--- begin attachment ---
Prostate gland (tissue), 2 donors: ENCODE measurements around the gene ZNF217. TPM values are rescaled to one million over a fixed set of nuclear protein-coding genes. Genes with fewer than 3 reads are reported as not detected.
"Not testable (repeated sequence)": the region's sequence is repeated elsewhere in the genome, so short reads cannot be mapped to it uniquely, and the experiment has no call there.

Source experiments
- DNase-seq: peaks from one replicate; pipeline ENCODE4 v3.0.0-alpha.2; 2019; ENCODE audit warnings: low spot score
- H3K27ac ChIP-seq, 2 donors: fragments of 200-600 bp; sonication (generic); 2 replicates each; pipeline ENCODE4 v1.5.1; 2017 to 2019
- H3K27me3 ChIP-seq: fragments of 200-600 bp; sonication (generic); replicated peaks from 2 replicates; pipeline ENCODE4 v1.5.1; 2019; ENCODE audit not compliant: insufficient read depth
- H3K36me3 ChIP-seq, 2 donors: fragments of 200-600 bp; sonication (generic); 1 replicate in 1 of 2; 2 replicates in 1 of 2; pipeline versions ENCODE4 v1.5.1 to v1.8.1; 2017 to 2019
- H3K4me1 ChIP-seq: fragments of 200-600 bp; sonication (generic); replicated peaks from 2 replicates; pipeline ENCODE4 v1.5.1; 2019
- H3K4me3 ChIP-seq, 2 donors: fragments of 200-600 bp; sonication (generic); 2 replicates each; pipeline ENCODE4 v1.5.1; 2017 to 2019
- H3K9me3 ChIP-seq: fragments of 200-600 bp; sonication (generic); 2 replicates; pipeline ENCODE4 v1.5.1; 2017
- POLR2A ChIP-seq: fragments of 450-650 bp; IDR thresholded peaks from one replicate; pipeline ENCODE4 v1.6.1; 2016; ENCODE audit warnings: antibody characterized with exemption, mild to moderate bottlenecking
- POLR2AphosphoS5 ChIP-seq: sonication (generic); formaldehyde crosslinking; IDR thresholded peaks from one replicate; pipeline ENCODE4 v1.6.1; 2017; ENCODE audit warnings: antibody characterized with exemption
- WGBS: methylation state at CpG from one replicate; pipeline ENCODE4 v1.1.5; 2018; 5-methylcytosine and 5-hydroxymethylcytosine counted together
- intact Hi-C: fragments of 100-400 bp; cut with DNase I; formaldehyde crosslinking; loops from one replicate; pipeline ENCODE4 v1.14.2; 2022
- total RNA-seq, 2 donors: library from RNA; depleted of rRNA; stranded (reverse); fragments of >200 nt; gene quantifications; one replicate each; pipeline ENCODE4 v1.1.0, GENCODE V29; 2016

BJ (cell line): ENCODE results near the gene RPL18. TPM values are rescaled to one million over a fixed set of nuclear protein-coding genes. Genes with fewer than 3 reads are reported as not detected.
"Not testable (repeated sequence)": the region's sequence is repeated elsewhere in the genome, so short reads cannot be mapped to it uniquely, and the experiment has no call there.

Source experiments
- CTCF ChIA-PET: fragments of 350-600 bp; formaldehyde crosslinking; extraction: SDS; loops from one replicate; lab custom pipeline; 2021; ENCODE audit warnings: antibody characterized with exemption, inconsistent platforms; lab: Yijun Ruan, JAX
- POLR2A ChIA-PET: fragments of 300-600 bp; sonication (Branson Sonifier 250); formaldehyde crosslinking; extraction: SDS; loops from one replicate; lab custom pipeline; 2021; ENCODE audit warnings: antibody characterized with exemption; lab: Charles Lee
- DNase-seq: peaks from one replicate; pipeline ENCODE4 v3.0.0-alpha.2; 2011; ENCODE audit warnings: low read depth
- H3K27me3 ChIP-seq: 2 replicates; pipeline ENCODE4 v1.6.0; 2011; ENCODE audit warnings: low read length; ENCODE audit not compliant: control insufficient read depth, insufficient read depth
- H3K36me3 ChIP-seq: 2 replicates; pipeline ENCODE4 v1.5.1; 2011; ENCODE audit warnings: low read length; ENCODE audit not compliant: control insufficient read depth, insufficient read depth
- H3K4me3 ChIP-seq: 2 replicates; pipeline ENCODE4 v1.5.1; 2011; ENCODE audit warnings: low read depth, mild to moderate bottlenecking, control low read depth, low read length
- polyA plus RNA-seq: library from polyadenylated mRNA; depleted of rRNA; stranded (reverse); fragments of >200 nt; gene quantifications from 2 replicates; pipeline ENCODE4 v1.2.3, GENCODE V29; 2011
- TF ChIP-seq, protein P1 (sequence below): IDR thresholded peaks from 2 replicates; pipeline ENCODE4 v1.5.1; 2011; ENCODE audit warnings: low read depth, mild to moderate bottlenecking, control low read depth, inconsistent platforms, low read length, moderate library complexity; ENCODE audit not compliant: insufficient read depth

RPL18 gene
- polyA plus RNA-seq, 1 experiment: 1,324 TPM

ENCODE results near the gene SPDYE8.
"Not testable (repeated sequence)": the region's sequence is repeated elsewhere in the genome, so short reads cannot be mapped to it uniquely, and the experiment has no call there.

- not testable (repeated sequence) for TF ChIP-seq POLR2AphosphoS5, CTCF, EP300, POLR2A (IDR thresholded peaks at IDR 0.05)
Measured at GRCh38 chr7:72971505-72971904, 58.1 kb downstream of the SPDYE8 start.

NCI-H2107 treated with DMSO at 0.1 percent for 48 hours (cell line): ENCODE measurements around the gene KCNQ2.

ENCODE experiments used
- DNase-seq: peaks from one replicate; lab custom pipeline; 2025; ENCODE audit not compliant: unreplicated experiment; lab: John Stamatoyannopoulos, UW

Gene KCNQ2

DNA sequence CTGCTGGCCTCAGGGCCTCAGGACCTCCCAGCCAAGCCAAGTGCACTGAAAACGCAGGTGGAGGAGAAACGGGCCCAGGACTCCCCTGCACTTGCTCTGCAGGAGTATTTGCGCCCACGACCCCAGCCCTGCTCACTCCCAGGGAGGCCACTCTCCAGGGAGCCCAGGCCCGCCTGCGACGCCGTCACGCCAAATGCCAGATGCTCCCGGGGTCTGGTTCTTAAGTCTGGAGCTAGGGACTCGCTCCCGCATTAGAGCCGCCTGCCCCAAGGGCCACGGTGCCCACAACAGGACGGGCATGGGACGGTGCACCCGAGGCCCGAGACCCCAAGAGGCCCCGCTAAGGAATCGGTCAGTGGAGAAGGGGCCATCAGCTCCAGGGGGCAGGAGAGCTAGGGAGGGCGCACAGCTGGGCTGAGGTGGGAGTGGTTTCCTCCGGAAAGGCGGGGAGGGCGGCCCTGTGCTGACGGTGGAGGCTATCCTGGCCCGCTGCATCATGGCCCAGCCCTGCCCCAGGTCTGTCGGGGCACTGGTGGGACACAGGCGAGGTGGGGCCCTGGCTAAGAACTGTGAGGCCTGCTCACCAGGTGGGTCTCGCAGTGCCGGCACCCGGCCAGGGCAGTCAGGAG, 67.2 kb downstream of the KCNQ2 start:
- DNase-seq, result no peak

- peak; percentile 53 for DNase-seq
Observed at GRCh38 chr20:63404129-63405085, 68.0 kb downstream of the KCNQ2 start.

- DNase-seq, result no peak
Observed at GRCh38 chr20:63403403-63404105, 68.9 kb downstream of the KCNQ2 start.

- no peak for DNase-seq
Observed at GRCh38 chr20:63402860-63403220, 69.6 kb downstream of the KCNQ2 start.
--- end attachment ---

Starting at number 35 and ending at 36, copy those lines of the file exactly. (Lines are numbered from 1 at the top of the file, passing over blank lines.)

- DNase-seq: peaks from one replicate; lab custom pipeline; 2025; ENCODE audit not compliant: unreplicated experiment; lab: John Stamatoyannopoulos, UW

Gene KCNQ2